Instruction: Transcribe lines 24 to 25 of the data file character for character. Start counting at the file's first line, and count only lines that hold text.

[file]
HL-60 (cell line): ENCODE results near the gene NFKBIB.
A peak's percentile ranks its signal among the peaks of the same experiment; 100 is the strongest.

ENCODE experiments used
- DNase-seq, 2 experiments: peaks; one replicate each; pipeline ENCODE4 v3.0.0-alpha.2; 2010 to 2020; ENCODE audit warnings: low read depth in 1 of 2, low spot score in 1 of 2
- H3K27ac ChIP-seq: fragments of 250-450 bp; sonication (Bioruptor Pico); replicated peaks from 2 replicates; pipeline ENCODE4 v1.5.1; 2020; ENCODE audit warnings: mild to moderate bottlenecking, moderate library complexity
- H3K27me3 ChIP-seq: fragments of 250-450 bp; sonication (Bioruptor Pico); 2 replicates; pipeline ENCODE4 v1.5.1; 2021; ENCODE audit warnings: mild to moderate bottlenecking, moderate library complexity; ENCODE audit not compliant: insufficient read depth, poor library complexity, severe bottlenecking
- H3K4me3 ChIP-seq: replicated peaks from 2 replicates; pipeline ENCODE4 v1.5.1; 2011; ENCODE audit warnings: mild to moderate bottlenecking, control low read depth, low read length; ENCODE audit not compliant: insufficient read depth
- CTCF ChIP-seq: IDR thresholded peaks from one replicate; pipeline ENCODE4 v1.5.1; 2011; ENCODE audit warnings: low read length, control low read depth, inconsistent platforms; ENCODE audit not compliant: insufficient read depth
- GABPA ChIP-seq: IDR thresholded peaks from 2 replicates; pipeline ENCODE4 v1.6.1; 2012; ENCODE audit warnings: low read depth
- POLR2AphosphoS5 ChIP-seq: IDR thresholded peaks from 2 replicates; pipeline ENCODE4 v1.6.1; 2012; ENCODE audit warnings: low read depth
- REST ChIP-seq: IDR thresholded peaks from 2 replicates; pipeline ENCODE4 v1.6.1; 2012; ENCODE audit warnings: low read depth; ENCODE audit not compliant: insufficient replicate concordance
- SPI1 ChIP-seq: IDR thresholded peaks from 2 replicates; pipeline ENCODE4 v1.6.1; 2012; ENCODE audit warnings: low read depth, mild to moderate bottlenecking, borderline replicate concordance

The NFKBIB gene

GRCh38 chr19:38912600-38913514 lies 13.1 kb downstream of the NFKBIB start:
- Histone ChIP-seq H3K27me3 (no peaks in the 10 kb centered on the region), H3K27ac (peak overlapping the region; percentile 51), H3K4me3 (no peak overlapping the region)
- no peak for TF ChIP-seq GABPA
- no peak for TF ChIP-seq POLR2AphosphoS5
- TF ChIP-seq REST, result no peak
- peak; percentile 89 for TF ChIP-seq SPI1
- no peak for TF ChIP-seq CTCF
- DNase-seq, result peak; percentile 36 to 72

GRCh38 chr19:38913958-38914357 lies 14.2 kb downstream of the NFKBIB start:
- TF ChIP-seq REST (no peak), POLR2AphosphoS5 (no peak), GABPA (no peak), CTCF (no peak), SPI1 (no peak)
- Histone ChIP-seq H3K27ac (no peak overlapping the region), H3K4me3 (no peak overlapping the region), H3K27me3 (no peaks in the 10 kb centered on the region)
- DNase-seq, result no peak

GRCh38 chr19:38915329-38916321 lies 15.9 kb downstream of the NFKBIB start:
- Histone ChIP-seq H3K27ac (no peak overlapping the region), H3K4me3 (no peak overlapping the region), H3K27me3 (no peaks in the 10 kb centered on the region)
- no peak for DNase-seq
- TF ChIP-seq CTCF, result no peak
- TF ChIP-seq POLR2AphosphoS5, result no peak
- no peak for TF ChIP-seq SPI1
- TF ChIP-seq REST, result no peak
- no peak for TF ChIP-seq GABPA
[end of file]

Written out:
- Histone ChIP-seq H3K27ac (no peak overlapping the region), H3K4me3 (no peak overlapping the region), H3K27me3 (no peaks in the 10 kb centered on the region)
- DNase-seq, result no peak